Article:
I disagree with juror participation in criminal trials.
As a person who has had multiple felony arrest in the US as well a person highly involved with civil plaintiff lawyers in the US, jurors in the criminal court will only hurt Japan in the long run. They have virtually NO crime because of their penalties. Growing jurors in Japan will only lead to more complicated legal processes hence crime on the rise with more civil rights involved. I do understand that there are innocent people that might suffer from keeping the laws the same, but innocent people suffer here too.
Japan should stay strict and stick to their customs involving thousands of years of culture. The USA will not be around for too many more centuries with our drug abuse and crime issues. Although our justice sytem and equal rights is a beautiful thing, it will not be effective forever. Genocide. Low income, illegitimate kids and minorities are slowly taking us over!!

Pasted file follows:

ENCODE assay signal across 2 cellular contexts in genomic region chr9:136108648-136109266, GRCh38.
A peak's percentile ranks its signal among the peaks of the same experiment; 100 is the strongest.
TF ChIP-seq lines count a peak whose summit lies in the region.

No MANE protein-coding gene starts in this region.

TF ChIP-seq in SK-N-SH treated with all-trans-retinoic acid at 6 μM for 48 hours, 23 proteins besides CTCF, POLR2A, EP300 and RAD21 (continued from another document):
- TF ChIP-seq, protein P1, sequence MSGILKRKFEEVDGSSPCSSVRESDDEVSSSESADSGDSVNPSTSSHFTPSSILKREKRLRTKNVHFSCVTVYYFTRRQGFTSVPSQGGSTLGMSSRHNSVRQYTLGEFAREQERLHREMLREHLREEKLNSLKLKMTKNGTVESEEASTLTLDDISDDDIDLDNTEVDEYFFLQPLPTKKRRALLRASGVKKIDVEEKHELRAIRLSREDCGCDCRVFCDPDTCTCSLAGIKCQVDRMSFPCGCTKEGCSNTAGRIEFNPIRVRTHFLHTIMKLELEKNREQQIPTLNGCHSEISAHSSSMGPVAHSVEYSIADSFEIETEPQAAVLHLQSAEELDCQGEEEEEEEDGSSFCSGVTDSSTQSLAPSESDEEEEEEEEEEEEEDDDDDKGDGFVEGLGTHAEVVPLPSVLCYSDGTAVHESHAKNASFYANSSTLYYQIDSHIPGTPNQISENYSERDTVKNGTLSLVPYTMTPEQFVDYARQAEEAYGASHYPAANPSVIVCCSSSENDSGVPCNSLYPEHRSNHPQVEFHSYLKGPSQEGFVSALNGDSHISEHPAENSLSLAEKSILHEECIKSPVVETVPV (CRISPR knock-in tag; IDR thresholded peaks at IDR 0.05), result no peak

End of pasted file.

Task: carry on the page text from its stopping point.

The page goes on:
However, I do believe that jurors would help in the Japanese civil system.

Put the bong down before you start typing your post please.

Dr. J. M.
Jan 12, 2007, 00:50
I think that jurors might be beneficial. However this does not apply to any given system, especially not the one employed in the US. The jurors there are afaik the only ones who decide whether one is guilty or innocent and they are normally mere people without any legal backround or training. Thus they can be easily swayed by lawyers with great rethorical skills.
This is harder to accomplish for example in the German system. Depending on the case and the court there can be several judges and several jurors who together form 'the jury'. This way the people are not deceived by legal terminology.